All About Adolescent Literacy

All about adolescent literacy. Resources for parents and educators of kids in grades 4-12.
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Common Core Basics

The Common Core State Standards are: (1) research and evidence based, (2) aligned with college and work expectations, (3) rigorous, and (4) internationally benchmarked. They aim to enable students to read, write, speak, listen and use language effectively in a variety of content areas.

What are the Common Core State Standards?

The Common Core State Standards (CCSS) Initiative is a state-led effort intended to provide more clarity about and consistency in what is expected of student learning across the country. Until now, every state has had its own set of academic standards, meaning public school students at the same grade level in different states have been learning at different levels.


Who created the Standards?

The CCSS Initiative has been coordinated by the National Governors Association Center for Best Practices (NGA Center) and the Council of Chief State School Officers (CCSSO). The standards, developed in collaboration with teachers, school administrators, and experts, were released in June 2010 and as of March 2013, have been adopted by 45 states.
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Key shifts in English Language Arts/Literacy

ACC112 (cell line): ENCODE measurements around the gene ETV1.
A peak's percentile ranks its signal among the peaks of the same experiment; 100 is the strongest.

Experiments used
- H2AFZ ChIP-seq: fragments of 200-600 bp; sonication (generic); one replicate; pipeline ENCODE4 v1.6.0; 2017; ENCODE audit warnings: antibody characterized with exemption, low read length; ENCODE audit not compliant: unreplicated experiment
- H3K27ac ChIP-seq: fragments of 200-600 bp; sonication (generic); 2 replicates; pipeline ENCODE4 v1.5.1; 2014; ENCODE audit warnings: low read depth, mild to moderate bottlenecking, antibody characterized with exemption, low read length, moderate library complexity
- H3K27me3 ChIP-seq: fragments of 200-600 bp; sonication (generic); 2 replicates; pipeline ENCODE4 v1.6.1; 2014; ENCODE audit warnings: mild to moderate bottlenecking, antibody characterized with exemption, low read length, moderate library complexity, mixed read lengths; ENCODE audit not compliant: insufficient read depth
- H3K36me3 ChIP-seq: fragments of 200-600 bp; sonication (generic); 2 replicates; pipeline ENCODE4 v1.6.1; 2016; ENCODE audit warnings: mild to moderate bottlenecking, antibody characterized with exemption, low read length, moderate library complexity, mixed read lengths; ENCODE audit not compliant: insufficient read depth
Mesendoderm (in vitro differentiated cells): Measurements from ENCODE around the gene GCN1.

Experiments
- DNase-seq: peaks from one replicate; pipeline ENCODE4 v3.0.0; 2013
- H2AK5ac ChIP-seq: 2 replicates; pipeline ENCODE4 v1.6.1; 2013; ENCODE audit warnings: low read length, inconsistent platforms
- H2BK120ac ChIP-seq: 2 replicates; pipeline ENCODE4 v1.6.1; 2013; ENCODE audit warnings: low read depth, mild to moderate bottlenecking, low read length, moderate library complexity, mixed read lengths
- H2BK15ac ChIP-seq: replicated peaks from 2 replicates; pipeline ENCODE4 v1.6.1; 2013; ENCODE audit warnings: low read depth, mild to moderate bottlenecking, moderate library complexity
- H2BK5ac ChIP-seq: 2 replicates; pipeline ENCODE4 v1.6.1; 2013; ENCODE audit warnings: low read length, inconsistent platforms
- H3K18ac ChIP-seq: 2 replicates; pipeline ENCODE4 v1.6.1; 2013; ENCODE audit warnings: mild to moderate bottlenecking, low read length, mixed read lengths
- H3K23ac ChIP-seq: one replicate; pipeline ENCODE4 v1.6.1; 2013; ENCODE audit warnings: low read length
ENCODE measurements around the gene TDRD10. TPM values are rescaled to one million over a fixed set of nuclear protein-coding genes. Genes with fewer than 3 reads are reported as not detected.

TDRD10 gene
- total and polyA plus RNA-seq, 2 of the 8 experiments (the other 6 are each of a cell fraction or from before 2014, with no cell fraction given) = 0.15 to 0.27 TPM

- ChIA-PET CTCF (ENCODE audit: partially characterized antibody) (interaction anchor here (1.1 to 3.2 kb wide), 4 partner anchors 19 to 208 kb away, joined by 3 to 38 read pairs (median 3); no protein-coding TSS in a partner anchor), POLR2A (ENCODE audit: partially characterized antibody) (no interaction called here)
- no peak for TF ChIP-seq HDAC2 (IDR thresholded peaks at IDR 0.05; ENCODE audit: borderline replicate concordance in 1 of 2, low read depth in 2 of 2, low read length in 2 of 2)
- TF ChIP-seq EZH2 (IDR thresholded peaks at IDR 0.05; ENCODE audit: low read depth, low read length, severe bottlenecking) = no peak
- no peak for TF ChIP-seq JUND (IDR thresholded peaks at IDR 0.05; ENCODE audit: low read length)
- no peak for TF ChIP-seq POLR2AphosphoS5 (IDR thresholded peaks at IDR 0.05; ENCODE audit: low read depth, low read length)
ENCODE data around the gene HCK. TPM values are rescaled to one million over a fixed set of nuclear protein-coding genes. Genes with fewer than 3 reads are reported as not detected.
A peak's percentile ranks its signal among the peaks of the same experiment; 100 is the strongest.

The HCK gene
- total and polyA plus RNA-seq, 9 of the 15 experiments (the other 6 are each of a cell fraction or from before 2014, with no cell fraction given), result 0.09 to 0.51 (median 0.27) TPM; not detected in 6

Shift 1: Balancing Informational and Literary Text
Students read a true balance of informational and literary texts.

Shift 2: Knowledge in the Disciplines
Students build knowledge about the world (domains/ content areas) through text rather than the teacher or activities.

Shift 3: Staircase of Complexity
Students read the central, grade appropriate text around which instruction is centered. Teachers are patient, create more time and space and support in the curriculum for close reading.

Shift 4: Text-based Answers
Students engage in rich, rigorous evidence-based conversations about text.

Shift 5: Writing from Sources
Writing emphasizes use of evidence from sources to inform or make an argument.

Shift 6: Academic Vocabulary
Students constantly build the transferable vocabulary they need to access grade-level complex texts. This can be done effectively by spiraling like content in increasingly complex texts.

Read more about the key shifts >






Teachers and experts reflect on the Common Core